More Hurricanes

The question of whether global warming is bumping up hurricanes gets another good airing in today’s Nature, with two strong arguments against the suggestion that Kerry Emanuel made in August in Nature (sub. req. for the Nature links) of a global warming-hurricane link.

Just as Emanuel’s initial work was seized upon by the left (“As this season’s hurricanes slam into our coastlines, MIT scientists have hit us with a dose of reality: global warming is to blame.”) I expect this new bit of work questioning the global warming-hurricane link to be seized upon by the right. (My prediction: a new Tech Central Station piece coming soon to supplant their previous discussion.)

But this is really too important for cherry-picking. The scientific back-and-forth suggests this is really very unsettled, and the political opportunists on both sides ought to back off. Further study is clearly needed.

Roger Pielke Jr. argues that hurricane damage data, normalized to reflect societal changes (i.e. more people building houses at the beach, etc.) “shows no upward trend.” Roger’s data stands in implied contradiction to Emanuel, who created a “power dissipation index” – a measure of total wind force over the life of storms – and concluded it was on the rise. What Pielke argues, in essence, is that if hurricane destructiveness is on the rise, it’s not showing up in the hurricane damage data:

These loss data indicate two possibilities with respect to Emanuel’s analysis1: if the power-dissipation index metric is an accurate indicator of hurricane destructiveness, then the trend identified by Emanuel could be an artefact of the data and/or methods; alternatively, the trend he identifies is an accurate reflection of trends in the real-world characteristics of storms, but the power-dissipation index is a weak indicator of hurricane destructiveness.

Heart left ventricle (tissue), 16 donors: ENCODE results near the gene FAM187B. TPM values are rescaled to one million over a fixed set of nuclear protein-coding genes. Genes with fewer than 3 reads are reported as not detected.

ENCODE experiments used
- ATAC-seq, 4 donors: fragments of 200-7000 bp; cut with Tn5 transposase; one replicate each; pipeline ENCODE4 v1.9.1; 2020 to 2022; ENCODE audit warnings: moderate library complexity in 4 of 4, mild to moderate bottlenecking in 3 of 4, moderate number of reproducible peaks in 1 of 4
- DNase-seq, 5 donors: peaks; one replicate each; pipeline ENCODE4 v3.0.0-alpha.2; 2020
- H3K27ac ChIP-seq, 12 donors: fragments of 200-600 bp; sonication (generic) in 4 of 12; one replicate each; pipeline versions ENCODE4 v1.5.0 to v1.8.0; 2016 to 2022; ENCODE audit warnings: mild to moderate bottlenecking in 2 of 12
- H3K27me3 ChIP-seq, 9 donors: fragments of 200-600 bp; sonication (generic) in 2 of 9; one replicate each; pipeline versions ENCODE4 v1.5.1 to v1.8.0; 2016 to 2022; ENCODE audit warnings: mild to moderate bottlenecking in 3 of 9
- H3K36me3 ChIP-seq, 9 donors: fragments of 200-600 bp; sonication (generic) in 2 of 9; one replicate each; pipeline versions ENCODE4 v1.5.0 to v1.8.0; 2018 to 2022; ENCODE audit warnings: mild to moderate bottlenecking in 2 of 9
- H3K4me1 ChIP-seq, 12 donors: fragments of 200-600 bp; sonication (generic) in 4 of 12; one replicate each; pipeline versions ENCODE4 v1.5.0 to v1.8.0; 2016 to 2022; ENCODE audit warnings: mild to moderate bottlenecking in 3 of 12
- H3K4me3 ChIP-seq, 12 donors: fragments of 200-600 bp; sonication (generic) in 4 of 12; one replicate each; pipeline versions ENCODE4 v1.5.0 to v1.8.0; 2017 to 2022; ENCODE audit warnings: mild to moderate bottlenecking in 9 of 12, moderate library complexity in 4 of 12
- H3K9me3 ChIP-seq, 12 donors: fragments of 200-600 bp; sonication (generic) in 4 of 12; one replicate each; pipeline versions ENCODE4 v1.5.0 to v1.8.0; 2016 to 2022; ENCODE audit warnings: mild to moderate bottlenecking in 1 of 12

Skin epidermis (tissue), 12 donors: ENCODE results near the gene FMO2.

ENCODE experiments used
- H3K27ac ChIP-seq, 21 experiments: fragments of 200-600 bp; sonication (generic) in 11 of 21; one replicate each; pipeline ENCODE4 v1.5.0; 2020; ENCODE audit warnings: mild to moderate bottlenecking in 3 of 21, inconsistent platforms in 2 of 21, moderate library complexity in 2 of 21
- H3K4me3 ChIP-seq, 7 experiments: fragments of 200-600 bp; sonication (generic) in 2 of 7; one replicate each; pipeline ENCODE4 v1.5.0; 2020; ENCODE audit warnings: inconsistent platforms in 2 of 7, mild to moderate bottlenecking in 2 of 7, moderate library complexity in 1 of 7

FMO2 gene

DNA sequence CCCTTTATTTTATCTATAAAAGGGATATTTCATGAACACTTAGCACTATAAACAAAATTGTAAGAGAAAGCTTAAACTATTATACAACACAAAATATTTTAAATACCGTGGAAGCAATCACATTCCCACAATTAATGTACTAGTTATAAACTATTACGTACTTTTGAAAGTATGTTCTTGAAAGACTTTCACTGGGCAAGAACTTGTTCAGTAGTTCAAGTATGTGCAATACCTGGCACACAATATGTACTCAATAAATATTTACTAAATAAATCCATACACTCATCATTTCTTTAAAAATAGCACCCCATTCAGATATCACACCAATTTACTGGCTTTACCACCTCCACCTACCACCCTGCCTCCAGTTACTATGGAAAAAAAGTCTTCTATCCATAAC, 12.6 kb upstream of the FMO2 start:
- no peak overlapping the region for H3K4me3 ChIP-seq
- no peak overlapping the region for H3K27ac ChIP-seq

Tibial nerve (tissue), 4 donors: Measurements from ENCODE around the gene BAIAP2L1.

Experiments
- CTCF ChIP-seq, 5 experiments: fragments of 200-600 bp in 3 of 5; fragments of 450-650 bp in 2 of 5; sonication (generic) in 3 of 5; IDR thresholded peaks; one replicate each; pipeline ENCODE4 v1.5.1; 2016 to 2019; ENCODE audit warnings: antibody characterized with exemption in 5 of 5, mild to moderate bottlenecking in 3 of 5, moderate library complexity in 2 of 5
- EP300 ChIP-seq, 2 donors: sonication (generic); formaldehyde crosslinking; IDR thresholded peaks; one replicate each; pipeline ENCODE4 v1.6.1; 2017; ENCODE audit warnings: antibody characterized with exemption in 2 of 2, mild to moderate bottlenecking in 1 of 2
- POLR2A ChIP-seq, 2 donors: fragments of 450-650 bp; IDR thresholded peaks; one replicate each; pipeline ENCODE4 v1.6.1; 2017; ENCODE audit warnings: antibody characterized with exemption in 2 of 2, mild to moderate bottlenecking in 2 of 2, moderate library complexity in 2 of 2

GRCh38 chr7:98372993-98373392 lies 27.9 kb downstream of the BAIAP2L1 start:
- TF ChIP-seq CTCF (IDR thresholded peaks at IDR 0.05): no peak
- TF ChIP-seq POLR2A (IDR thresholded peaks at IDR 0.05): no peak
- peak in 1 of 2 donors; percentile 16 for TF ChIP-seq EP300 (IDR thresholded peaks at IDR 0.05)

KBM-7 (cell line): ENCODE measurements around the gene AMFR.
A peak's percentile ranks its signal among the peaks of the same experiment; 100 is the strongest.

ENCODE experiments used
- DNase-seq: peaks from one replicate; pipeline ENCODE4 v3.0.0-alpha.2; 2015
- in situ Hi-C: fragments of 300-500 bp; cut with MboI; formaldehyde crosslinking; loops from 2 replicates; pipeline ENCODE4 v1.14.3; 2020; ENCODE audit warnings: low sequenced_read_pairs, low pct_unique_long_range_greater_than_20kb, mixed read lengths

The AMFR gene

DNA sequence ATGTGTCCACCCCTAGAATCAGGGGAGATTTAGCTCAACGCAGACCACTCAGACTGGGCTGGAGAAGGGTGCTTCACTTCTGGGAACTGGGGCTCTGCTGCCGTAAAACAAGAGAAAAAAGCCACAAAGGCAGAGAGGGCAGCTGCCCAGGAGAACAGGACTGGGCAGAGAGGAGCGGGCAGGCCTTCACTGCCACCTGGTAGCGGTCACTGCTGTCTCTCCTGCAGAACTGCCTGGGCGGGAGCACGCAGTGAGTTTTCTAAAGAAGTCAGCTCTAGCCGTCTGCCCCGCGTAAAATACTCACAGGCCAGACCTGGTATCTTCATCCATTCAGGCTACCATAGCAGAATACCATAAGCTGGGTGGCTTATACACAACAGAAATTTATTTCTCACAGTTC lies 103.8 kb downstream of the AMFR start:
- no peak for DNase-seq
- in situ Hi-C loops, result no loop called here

Emanuel replies that there’s far less data in Pielke’s data set to work with, because onshore damage only integrates the time the hurricane is making landfall, while Emanuel’s data includes the whole life of the storm. “It is therefore possible,” Emanuel writes, “that the real trend is detectable in the power dissipation but not in landfalling statistics.”

Chris Landsea offers an alternative explanation: that Emanuel’s manipulations of the data to correct for problems in the 1940s-1960s are unwarranted. Take that away, Landsea argues, and the effect found by Emanuel goes away:

These factors indicate that instead of “unprecedented” tropical cyclone activity having occurred in recent years, hurricane intensity was equal or even greater during the last active period in the mid-twentieth century.

Emanuel accepts Landsea’s argument that he overcorrected, but argues that the effect remains:

I maintain that current levels of tropical storminess are unprecedented in the historical record and that a global-warming signal is now emerging in records of hurricane activity.